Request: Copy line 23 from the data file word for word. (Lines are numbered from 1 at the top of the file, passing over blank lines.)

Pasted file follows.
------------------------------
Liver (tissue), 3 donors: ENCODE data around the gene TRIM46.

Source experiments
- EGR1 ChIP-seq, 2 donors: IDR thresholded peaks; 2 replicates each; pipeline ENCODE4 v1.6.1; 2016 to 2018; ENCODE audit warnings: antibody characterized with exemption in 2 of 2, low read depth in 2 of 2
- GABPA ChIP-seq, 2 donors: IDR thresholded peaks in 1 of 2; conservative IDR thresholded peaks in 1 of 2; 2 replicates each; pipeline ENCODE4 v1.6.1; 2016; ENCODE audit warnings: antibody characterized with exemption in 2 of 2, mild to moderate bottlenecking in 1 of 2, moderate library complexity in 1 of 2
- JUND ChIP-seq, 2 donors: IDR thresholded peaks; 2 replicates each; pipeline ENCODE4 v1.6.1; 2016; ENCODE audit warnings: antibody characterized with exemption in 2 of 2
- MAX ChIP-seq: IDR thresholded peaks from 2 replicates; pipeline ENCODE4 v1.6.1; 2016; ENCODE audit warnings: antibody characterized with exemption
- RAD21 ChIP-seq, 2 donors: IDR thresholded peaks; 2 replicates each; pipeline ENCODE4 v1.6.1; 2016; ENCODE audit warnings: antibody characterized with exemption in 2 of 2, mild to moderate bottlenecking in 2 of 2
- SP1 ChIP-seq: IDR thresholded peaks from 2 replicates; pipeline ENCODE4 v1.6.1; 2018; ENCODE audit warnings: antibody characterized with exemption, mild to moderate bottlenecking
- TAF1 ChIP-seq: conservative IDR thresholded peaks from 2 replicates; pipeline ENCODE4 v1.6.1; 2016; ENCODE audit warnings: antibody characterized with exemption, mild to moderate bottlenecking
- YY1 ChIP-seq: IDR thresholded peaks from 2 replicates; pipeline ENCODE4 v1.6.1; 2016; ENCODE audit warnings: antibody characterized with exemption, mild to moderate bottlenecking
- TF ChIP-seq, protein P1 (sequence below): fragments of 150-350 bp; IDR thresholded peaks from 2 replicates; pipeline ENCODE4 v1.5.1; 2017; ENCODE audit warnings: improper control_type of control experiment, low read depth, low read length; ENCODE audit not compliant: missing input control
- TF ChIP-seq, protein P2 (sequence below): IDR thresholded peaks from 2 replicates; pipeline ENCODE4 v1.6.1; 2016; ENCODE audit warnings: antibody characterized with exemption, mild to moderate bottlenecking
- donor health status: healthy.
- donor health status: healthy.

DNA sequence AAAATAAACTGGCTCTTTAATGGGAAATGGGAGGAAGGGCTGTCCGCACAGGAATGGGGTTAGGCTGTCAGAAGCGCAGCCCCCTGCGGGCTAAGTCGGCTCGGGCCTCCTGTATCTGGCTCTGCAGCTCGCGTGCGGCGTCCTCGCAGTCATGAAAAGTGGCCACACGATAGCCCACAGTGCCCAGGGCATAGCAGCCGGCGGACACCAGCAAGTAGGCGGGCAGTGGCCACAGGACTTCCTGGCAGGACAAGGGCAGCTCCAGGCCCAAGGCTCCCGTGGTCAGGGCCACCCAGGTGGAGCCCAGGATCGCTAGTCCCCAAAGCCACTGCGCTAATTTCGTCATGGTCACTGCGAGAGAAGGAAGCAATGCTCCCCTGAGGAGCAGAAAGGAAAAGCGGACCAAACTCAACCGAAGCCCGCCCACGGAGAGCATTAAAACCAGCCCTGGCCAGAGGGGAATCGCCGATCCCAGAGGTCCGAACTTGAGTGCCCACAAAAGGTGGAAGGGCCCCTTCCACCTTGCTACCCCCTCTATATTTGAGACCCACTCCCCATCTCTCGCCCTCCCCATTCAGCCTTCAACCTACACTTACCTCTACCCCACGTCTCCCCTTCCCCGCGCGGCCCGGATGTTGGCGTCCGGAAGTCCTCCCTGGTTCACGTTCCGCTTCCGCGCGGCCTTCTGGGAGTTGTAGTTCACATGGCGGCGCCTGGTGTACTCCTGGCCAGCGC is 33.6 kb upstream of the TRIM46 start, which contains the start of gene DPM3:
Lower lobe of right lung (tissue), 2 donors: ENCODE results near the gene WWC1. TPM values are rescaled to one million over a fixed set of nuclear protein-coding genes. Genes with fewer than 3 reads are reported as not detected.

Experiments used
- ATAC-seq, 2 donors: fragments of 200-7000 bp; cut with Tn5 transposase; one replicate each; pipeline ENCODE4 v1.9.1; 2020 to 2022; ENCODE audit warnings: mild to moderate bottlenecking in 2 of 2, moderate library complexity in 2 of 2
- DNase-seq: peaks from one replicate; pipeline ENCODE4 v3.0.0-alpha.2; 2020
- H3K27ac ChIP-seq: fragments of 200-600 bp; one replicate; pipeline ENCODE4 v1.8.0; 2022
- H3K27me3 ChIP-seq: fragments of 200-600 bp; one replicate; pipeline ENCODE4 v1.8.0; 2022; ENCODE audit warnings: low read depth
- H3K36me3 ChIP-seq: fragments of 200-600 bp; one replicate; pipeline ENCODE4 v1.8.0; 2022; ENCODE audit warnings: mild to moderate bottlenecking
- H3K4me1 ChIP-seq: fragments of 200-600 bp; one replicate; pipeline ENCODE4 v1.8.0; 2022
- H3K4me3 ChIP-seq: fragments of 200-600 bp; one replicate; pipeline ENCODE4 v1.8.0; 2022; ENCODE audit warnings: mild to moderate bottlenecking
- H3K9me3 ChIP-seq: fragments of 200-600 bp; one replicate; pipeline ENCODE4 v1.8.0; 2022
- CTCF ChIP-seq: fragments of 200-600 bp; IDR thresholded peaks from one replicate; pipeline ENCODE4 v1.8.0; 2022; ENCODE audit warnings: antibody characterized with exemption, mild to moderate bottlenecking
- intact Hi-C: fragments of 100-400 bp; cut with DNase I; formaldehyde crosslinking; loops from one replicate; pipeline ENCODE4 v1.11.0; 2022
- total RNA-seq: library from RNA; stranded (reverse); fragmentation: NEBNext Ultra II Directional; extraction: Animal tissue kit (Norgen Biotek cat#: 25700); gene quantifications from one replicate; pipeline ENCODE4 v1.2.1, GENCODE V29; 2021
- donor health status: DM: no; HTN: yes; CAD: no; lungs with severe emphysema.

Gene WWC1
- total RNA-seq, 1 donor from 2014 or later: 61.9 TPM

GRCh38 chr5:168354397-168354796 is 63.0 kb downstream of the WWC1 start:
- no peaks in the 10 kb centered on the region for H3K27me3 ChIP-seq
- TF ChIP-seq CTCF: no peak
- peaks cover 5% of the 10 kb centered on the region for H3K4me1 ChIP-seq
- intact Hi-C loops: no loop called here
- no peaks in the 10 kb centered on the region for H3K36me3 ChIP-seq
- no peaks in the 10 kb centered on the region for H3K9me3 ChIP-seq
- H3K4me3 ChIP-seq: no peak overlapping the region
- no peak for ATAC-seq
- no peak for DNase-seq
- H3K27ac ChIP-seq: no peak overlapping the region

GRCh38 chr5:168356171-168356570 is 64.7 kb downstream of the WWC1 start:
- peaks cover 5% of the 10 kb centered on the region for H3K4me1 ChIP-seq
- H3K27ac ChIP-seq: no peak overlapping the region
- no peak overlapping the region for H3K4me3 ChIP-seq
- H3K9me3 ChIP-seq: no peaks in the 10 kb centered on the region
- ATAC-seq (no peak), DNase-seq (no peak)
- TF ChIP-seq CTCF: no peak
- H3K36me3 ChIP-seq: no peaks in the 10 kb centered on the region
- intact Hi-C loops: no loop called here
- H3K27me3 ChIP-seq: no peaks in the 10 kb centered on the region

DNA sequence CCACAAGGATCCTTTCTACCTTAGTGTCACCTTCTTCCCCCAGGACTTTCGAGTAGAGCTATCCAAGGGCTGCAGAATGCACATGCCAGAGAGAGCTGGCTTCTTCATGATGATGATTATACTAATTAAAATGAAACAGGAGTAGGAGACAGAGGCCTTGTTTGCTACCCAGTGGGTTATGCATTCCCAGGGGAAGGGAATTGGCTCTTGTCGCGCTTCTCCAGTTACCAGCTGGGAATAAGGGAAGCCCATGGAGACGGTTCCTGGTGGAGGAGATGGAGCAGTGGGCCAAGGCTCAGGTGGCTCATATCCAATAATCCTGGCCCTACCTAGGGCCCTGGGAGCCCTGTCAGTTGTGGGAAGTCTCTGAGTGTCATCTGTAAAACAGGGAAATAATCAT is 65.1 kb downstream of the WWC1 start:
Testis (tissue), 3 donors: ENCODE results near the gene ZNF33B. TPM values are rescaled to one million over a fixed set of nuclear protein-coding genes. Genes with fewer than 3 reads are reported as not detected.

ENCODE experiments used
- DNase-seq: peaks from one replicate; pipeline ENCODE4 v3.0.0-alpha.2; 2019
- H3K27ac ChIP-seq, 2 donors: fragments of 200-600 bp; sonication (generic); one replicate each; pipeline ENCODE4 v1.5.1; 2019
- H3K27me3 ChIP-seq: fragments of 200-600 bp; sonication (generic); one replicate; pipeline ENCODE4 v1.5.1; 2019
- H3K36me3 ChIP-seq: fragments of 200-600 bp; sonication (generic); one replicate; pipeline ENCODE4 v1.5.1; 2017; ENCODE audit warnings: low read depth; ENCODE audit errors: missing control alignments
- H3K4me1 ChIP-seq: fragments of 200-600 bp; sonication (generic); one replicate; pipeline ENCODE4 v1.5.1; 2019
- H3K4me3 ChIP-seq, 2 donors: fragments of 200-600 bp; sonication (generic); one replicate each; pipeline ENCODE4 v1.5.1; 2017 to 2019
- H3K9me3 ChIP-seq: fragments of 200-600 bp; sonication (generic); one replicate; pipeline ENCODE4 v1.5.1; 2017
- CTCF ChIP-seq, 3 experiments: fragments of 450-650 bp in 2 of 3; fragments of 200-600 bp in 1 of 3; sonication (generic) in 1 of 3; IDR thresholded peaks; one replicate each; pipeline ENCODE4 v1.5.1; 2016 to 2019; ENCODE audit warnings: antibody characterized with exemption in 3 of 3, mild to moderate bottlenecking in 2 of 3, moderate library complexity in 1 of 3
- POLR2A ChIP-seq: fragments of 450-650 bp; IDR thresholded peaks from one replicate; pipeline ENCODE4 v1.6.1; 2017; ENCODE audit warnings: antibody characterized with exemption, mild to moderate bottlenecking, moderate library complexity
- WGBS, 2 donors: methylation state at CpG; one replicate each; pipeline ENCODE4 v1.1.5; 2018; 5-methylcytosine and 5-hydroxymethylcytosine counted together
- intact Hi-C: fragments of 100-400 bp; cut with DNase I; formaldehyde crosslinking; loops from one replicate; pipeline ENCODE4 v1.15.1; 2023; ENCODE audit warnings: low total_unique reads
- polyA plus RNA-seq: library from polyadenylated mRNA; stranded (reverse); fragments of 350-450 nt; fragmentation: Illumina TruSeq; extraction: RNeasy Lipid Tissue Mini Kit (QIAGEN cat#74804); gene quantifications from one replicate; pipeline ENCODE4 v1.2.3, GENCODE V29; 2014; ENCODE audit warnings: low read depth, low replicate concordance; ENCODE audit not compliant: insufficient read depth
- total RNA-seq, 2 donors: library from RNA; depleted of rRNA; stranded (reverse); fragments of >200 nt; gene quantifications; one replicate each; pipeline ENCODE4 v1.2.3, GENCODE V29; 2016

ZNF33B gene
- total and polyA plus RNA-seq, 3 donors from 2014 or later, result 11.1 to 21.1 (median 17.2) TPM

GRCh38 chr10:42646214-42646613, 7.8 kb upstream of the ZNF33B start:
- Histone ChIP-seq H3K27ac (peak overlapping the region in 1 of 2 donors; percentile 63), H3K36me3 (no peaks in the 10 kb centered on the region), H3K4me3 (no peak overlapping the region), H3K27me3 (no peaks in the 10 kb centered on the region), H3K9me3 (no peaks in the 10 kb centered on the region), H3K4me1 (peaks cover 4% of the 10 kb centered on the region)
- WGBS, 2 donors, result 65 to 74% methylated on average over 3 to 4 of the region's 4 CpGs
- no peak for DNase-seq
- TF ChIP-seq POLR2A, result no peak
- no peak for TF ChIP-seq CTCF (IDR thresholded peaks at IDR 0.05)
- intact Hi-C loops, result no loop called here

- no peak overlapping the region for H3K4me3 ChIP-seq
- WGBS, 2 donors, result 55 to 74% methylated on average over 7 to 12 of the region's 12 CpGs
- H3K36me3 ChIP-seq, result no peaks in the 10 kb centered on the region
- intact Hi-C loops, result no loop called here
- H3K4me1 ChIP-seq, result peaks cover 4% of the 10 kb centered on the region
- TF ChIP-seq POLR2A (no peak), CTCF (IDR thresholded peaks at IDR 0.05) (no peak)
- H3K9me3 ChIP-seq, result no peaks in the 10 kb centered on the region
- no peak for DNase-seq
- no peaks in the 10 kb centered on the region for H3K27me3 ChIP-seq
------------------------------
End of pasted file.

- H3K4me1 ChIP-seq: fragments of 200-600 bp; one replicate; pipeline ENCODE4 v1.8.0; 2022